(Reuters) – Former Minneapolis police officer Derek Chauvin has appealed his conviction and sentence for the murder of George Floyd, arguing that the judge in his case abused his discretion and made multiple errors during the trial.
In the appeal filed in Minnesota Court of Appeals on Monday, his lawyers raised 14 separate issues, including Judge Peter Cahill’s decision to deny Chauvin’s request to move the trial out of Hennepin County, which includes Minneapolis, because of the intense pretrial publicity.
“The overwhelming media coverage exposed the jurors —literally every day – to news demonizing Chauvin and glorifying Floyd which was more than sufficient to presume prejudice,” the appeal said.
Chauvin, a white man, was convicted in April 2021 of killing Floyd by kneeling on the Black man’s neck during a 2020 arrest. Chauvin was sentenced to 22-1/2 years. In December, Chauvin pleaded guilty in federal court to charges he violated George Floyd’s civil rights.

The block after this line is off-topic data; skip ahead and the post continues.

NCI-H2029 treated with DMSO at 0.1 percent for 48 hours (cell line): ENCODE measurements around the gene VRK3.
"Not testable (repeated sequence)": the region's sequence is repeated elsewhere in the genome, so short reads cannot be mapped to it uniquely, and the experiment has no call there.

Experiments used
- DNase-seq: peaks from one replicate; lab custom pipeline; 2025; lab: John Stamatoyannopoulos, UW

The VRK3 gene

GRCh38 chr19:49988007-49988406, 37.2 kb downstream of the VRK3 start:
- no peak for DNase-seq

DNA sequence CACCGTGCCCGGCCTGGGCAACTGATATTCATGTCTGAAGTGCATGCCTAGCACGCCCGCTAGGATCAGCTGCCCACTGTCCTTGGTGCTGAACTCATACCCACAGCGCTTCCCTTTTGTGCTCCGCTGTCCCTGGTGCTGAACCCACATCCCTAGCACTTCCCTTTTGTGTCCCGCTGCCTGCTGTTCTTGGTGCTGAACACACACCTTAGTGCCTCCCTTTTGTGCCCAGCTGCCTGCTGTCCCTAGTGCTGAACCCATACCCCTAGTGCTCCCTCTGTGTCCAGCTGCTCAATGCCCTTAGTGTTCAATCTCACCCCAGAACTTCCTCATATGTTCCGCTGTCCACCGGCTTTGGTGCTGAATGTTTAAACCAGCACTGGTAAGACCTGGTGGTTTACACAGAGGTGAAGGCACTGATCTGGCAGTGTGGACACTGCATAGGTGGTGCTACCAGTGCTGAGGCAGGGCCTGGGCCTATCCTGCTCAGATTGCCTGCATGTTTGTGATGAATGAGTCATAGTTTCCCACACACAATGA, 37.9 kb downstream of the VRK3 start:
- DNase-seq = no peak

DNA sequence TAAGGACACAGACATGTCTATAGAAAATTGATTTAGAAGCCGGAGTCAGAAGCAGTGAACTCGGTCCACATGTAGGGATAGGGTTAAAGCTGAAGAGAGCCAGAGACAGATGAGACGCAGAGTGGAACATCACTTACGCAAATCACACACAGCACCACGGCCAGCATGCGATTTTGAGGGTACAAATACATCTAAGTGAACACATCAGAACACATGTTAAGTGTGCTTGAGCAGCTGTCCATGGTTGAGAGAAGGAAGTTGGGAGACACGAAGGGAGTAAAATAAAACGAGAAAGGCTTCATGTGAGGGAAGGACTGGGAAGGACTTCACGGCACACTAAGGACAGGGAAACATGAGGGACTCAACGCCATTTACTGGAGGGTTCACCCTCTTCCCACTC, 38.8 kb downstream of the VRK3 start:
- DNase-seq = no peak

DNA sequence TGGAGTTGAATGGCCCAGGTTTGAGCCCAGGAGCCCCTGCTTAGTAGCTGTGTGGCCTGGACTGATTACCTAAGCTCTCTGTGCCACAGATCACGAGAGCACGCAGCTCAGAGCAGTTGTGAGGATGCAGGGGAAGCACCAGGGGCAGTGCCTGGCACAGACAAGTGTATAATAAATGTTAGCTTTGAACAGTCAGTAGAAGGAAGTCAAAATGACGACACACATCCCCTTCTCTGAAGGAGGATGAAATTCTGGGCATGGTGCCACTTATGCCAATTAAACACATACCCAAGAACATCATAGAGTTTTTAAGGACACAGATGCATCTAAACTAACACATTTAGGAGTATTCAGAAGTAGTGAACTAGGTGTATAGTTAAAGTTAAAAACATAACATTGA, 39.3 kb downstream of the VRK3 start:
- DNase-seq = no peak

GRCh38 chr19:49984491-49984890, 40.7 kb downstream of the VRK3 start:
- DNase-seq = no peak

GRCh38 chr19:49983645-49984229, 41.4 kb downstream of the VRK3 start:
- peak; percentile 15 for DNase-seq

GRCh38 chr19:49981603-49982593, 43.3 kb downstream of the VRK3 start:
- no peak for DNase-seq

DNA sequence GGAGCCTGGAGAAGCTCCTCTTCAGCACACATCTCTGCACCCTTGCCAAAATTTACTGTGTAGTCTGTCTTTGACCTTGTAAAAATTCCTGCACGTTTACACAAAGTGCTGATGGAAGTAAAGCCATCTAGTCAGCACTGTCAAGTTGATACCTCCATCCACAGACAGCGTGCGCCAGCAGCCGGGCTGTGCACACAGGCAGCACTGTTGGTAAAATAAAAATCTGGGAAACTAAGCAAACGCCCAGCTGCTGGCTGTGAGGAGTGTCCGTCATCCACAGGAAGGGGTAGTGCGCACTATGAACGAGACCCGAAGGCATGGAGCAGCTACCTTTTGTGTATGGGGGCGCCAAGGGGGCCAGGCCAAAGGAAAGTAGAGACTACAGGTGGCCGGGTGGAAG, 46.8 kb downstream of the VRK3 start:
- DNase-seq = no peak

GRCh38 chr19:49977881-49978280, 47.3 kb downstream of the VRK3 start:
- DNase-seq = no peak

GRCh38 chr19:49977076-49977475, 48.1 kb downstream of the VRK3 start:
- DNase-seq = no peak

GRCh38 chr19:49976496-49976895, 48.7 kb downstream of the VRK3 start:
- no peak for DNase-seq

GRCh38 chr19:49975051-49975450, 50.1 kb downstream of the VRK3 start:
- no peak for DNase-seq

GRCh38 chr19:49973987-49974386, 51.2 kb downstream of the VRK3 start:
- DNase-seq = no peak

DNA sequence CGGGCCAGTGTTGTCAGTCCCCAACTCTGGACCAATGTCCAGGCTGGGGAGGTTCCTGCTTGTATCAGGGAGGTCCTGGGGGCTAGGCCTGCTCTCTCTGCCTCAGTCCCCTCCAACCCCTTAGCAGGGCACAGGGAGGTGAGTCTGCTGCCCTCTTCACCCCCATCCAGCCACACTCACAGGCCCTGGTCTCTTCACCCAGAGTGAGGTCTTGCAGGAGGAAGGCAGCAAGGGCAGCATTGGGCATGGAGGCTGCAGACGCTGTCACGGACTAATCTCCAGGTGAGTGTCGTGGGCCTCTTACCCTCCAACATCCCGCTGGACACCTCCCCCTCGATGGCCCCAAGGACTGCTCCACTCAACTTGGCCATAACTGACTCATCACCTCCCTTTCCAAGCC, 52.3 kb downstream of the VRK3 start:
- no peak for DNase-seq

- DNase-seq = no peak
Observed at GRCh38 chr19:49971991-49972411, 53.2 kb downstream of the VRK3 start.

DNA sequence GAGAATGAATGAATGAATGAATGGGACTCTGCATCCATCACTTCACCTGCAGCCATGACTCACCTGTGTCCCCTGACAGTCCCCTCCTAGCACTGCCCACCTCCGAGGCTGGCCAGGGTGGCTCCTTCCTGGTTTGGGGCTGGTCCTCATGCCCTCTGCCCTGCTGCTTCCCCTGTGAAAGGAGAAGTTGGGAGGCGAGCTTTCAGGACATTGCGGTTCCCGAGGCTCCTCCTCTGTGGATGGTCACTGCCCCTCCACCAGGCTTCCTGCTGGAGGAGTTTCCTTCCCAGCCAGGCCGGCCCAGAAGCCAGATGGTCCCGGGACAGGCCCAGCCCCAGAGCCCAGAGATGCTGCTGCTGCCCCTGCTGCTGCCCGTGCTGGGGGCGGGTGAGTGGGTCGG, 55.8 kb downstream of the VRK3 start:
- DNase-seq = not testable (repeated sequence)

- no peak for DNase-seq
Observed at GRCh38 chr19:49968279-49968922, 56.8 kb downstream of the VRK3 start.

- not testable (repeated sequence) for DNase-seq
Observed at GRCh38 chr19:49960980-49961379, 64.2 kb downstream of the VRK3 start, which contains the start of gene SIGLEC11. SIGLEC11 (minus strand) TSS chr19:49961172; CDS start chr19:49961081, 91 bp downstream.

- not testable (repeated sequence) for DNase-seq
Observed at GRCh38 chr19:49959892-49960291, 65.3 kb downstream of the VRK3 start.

A jury found Chauvin guilty of unintentional second-degree murder, third-degree murder and second-degree manslaughter in the death of Floyd. The verdict was widely seen as a landmark rebuke of the disproportionate use of police force against Black Americans.
The 82-page appeal asked the court to reverse the conviction and hold a new trial in a new venue or re-sentence Chauvin.
It also raised legal arguments against prosecutors, accusing them of misconduct by not disclosing all evidence they had and belittling the defense during closing arguments. It also said that prosecutors improperly prepared witnesses for testimony.
Minnesota Attorney General Keith Ellison was not immediately available to comment.
(Reporting by Brendan O’Brien; Editing by Tomasz Janowski)